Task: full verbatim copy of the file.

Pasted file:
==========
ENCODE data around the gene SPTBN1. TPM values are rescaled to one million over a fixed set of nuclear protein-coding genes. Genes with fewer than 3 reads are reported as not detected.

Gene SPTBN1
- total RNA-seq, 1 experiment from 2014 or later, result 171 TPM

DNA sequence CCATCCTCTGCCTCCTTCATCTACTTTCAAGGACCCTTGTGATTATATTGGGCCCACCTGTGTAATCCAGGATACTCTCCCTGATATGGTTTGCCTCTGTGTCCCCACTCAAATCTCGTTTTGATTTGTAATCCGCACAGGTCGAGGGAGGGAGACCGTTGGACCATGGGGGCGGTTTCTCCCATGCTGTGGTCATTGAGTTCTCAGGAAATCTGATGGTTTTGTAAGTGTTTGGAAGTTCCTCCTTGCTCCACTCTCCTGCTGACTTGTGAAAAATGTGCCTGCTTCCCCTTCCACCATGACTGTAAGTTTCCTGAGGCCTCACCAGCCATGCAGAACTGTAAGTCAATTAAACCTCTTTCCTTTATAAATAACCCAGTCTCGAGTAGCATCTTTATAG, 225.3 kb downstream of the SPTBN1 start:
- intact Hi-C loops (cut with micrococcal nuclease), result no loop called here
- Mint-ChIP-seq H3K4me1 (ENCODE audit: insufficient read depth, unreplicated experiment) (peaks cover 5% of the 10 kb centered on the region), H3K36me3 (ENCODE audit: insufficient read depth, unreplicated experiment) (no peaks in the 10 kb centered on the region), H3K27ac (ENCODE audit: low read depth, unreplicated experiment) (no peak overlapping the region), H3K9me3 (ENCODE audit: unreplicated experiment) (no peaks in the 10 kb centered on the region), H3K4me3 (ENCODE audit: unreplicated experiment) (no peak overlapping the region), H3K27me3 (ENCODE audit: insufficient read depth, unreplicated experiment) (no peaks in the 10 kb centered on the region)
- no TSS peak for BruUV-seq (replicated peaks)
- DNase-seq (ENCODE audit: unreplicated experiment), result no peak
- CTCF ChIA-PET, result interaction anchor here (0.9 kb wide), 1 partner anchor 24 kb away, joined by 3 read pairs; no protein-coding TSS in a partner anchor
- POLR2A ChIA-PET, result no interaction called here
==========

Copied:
ENCODE data around the gene SPTBN1. TPM values are rescaled to one million over a fixed set of nuclear protein-coding genes. Genes with fewer than 3 reads are reported as not detected.

Gene SPTBN1
- total RNA-seq, 1 experiment from 2014 or later, result 171 TPM

DNA sequence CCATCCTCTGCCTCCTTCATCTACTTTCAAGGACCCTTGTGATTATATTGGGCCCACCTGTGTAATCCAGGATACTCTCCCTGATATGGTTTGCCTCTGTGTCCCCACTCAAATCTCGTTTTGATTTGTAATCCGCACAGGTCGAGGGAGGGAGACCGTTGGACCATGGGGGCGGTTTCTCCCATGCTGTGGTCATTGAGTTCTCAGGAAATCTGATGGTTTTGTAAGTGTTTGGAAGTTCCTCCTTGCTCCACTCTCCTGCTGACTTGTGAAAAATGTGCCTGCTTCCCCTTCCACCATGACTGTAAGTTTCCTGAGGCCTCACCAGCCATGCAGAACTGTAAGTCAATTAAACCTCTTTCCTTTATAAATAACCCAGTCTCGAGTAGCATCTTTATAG, 225.3 kb downstream of the SPTBN1 start:
- intact Hi-C loops (cut with micrococcal nuclease), result no loop called here
- Mint-ChIP-seq H3K4me1 (ENCODE audit: insufficient read depth, unreplicated experiment) (peaks cover 5% of the 10 kb centered on the region), H3K36me3 (ENCODE audit: insufficient read depth, unreplicated experiment) (no peaks in the 10 kb centered on the region), H3K27ac (ENCODE audit: low read depth, unreplicated experiment) (no peak overlapping the region), H3K9me3 (ENCODE audit: unreplicated experiment) (no peaks in the 10 kb centered on the region), H3K4me3 (ENCODE audit: unreplicated experiment) (no peak overlapping the region), H3K27me3 (ENCODE audit: insufficient read depth, unreplicated experiment) (no peaks in the 10 kb centered on the region)
- no TSS peak for BruUV-seq (replicated peaks)
- DNase-seq (ENCODE audit: unreplicated experiment), result no peak
- CTCF ChIA-PET, result interaction anchor here (0.9 kb wide), 1 partner anchor 24 kb away, joined by 3 read pairs; no protein-coding TSS in a partner anchor
- POLR2A ChIA-PET, result no interaction called here